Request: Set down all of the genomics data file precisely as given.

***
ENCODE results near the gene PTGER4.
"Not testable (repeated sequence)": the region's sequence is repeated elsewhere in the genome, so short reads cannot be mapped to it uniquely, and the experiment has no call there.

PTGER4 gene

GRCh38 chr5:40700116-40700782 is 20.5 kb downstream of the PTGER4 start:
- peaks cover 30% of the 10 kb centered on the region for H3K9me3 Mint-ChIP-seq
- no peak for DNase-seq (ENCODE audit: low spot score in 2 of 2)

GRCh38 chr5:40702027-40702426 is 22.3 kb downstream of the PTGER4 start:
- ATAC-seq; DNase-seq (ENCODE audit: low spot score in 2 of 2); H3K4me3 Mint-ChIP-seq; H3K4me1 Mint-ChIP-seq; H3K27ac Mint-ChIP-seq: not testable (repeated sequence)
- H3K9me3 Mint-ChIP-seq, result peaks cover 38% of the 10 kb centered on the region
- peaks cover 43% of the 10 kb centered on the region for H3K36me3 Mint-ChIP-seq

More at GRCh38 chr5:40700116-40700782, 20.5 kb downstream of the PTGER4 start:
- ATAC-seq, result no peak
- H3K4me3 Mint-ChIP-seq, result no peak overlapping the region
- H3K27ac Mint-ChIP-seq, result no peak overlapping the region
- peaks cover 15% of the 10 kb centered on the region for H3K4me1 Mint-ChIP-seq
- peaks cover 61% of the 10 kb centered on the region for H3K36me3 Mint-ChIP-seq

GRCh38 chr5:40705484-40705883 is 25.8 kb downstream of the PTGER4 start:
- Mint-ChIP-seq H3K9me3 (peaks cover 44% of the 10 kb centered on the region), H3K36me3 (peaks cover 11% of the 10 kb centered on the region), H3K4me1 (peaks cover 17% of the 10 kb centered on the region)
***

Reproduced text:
ENCODE results near the gene PTGER4.
"Not testable (repeated sequence)": the region's sequence is repeated elsewhere in the genome, so short reads cannot be mapped to it uniquely, and the experiment has no call there.

PTGER4 gene

GRCh38 chr5:40700116-40700782 is 20.5 kb downstream of the PTGER4 start:
- peaks cover 30% of the 10 kb centered on the region for H3K9me3 Mint-ChIP-seq
- no peak for DNase-seq (ENCODE audit: low spot score in 2 of 2)

GRCh38 chr5:40702027-40702426 is 22.3 kb downstream of the PTGER4 start:
- ATAC-seq; DNase-seq (ENCODE audit: low spot score in 2 of 2); H3K4me3 Mint-ChIP-seq; H3K4me1 Mint-ChIP-seq; H3K27ac Mint-ChIP-seq: not testable (repeated sequence)
- H3K9me3 Mint-ChIP-seq, result peaks cover 38% of the 10 kb centered on the region
- peaks cover 43% of the 10 kb centered on the region for H3K36me3 Mint-ChIP-seq

More at GRCh38 chr5:40700116-40700782, 20.5 kb downstream of the PTGER4 start:
- ATAC-seq, result no peak
- H3K4me3 Mint-ChIP-seq, result no peak overlapping the region
- H3K27ac Mint-ChIP-seq, result no peak overlapping the region
- peaks cover 15% of the 10 kb centered on the region for H3K4me1 Mint-ChIP-seq
- peaks cover 61% of the 10 kb centered on the region for H3K36me3 Mint-ChIP-seq

GRCh38 chr5:40705484-40705883 is 25.8 kb downstream of the PTGER4 start:
- Mint-ChIP-seq H3K9me3 (peaks cover 44% of the 10 kb centered on the region), H3K36me3 (peaks cover 11% of the 10 kb centered on the region), H3K4me1 (peaks cover 17% of the 10 kb centered on the region)